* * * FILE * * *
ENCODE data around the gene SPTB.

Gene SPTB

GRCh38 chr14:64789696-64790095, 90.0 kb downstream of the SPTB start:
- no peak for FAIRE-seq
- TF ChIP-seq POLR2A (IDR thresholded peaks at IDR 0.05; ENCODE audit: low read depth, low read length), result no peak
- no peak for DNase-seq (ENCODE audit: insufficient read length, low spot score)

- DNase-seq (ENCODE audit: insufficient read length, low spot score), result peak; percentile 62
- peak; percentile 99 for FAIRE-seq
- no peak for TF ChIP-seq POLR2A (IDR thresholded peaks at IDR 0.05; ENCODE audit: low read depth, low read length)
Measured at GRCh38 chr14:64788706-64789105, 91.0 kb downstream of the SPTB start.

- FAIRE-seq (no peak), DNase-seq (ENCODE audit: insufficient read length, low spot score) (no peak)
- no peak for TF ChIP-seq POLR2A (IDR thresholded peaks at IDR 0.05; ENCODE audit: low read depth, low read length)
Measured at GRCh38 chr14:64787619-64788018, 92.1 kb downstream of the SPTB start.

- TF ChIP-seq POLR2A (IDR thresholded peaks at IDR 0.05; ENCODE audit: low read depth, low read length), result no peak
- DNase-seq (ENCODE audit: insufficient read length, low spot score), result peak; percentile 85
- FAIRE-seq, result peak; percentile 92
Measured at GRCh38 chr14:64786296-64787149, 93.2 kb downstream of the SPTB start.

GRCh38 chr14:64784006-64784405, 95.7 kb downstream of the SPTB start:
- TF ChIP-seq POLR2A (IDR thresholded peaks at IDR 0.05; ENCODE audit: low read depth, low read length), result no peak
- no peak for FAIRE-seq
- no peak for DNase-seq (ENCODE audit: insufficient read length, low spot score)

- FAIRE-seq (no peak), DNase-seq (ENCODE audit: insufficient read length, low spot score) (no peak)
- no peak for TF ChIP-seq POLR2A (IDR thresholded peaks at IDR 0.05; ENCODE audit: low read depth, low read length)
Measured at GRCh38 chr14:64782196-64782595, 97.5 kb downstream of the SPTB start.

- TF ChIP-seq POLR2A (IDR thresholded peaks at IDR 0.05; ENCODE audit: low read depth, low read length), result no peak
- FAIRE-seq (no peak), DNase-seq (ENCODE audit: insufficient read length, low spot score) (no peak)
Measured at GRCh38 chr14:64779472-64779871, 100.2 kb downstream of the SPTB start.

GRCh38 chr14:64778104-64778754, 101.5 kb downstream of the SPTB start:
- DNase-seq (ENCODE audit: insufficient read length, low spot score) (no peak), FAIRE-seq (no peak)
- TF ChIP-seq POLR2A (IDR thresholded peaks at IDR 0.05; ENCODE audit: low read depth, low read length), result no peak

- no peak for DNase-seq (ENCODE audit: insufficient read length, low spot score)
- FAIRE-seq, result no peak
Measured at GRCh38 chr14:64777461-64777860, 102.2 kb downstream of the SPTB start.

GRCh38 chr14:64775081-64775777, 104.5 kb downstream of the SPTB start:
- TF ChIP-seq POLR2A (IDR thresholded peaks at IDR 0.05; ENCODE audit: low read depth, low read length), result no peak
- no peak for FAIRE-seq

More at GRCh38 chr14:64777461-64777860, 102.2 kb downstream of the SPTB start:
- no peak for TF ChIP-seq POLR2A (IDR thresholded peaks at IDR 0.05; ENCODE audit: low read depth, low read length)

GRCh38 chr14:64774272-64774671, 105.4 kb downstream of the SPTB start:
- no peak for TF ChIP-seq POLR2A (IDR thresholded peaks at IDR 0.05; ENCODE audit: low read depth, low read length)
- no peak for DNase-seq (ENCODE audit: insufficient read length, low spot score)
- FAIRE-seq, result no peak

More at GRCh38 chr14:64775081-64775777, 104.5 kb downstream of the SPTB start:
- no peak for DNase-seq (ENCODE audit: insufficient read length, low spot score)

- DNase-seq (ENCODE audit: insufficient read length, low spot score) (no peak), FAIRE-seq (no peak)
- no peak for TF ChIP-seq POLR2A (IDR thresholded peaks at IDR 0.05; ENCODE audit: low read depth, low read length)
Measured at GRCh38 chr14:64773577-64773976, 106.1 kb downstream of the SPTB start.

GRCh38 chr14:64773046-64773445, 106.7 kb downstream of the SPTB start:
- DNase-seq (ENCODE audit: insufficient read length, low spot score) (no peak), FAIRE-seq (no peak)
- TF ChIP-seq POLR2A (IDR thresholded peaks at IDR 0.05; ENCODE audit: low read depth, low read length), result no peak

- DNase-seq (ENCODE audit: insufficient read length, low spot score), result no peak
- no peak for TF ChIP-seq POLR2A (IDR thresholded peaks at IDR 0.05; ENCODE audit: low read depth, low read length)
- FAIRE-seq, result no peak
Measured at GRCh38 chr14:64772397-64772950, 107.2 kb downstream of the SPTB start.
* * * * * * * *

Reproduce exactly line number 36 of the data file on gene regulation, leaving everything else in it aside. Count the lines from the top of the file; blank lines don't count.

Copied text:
- no peak for FAIRE-seq